How Should You Present Your Design Work

How to present design work


Have you ever developed cold feet when the time came for you to present your design work to a client? If yes, then you should know that you are not alone. Despite being creative and being able to churn out some of the best designs the world has ever seen, designers (and almost every individual who is not a sanguine by nature) cringe at the idea of standing before a client or two to showcase their design work. It is not about being unsure of whether your work will pass in the muster; it has to do with how prepared you are as well as other factors that we will be examining in this write-up.


To be excellent at design is not bad; in fact, you can go as far as you can to become more professional when it comes to learning design. Get more information and work at learning how to use and mix colors and be well-grounded when it comes to design theory. But this wealth of knowledge will hold no water if you don’t know or learn how to present your design work the right way to clients.


Making the first impression when you present your design work to a customer is crucial when it comes to the world of design for you may not get a second chance. Therefore, creative professionals face a dilemma when it comes to this aspect: how can they present their design work to clients without subjecting them to information overload?


Perfect Design Display

The first thing you should do (besides being adequately prepared to tackle any questions that may arise) in this instance is to display your design work in the best light possible. Are you working on designing a website? Then create a mockup of the still image of the site on a computer. Close all windows that are not relevant to the presentation and activate full-screen mode to avoid distractions.


Display Mockups

Express Confidence

Secondly, work on your confidence. You need to be able to express confidence appropriately. Yes, you may be experiencing butterflies, but you must ensure that your client does not notice this. Be enthusiastic about your design work, but be careful not to cross the line and come off as being cocky or overbearing. That will not be a good thing, sir. You need to be able to listen to any feedback from your client, indicate your perfect understanding of the matter and be able to navigate or handle any misgivings about the work in such a way that calms your client down. You may come across instances where the customer’s feedback may necessitate that you go back to the drawing board. This implies that you should also come prepared to take down notes, just as you came with notes as well. If that is the case, be bold about it. Let your clients know what you have to do to incorporate their ideas into your work (if those ideas don’t go against professional ethics of design). Be real, be confident; stubbornness will only get you into more trouble than you bargained for.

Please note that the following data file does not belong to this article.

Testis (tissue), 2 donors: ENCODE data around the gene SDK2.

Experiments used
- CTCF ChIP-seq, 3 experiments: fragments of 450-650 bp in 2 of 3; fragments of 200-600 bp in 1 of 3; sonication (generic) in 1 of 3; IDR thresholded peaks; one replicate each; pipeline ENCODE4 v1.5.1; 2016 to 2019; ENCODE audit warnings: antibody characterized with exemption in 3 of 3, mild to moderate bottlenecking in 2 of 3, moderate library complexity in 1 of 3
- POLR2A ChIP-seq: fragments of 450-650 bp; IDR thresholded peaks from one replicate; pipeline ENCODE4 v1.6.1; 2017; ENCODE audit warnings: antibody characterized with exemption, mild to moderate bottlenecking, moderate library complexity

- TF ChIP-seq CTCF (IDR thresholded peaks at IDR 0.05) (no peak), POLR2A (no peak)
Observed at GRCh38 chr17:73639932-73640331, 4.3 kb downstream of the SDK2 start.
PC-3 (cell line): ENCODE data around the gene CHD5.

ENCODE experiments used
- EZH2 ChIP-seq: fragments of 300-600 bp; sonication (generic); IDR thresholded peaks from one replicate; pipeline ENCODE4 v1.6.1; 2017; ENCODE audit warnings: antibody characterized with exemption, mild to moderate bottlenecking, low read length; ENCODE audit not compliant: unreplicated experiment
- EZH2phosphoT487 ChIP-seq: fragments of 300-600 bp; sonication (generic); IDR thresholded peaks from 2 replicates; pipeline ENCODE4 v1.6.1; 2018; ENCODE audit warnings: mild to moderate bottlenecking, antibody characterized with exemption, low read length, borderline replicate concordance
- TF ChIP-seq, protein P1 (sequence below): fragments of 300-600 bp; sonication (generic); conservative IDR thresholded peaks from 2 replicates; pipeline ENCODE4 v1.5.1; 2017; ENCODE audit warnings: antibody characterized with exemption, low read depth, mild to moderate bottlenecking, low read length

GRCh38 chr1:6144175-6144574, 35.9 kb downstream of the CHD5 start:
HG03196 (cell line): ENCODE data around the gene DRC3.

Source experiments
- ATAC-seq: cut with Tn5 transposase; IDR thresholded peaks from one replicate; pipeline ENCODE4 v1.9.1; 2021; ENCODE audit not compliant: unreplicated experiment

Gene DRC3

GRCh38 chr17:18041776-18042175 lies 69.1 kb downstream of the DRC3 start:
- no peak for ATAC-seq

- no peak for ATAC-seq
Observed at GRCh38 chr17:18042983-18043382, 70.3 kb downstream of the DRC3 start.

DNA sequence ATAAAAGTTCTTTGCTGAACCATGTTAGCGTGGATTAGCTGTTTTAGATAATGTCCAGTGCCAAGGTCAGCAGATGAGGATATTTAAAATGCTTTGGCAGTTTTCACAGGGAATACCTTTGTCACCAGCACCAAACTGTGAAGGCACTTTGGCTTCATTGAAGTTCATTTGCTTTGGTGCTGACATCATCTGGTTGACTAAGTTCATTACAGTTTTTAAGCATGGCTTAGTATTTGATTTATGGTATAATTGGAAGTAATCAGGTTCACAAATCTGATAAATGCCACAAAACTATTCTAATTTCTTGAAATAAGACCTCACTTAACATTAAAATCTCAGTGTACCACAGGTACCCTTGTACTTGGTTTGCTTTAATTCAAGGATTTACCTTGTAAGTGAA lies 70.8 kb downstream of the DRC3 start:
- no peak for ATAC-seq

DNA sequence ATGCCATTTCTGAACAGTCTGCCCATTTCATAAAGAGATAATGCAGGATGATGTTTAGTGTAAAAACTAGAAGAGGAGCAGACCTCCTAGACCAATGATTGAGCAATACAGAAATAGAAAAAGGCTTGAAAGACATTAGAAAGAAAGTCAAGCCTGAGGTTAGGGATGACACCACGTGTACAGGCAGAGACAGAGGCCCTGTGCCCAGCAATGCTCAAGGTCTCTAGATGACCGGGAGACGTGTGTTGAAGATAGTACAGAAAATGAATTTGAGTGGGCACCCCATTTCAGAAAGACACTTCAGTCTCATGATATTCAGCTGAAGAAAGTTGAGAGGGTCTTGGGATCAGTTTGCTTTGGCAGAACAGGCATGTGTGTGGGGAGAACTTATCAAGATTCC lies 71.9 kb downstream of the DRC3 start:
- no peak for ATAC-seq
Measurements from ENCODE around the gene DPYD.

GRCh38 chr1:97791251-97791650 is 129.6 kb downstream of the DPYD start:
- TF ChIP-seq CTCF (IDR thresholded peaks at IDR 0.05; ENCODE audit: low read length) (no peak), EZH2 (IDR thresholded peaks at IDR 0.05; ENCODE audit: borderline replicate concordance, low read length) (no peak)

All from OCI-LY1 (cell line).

Defend your Work

Another thing is not to allow your clients to poke holes in your design work. You may have to be a bit preemptive here by expressing your thoughts on the choice of colors (for instance) and why you think they would like or dislike it. Whatever reactions you evoke should be noted down and recapped at the end of the presentation.


Design Work Discussion

Create an Exceptional Presentation

Make your presentation exceptional by ensuring that you leave out design terminologies or specialized vocabularies. Your clients may not readily understand what you mean if you use design vocabularies that they cannot relate to. Consider them as laymen and treat them as such. Let your presentation be full of terms or expressions that your clients can connect with, and you will make a huge impact on them.


If your presentation is not a live one, then you should ensure that you create a Portable Document File (PDF) that showcases the following (this can be done for ongoing projects as well as for reaffirming the goals of your client before starting a new project):


–    Title of the project, name of the client as well as contact information

–    Your website URL and contact info

–    Introductory paragraph and description of the project

–    The work itself

–    Conclusion (or next steps if the project is still ongoing).


Most clients love being kept in the loop with each step you take when handling projects. So make sure you remain consistent in your design presentation each time you send updates of the ongoing projects to your clients. To make the process faster, go ahead and create a template which you can follow at all times.


In conclusion, weaving a good and impactful story about how you came about or came up with the idea that birthed the design work will go a long way in cementing your relationship with your client.

Confidence is crucial when it comes to presentations; when you are self-assured about your design work, this sentiment is sure to rub off on your client as well.



Author.  Rachel Woodby

Twitter @rachwoodby

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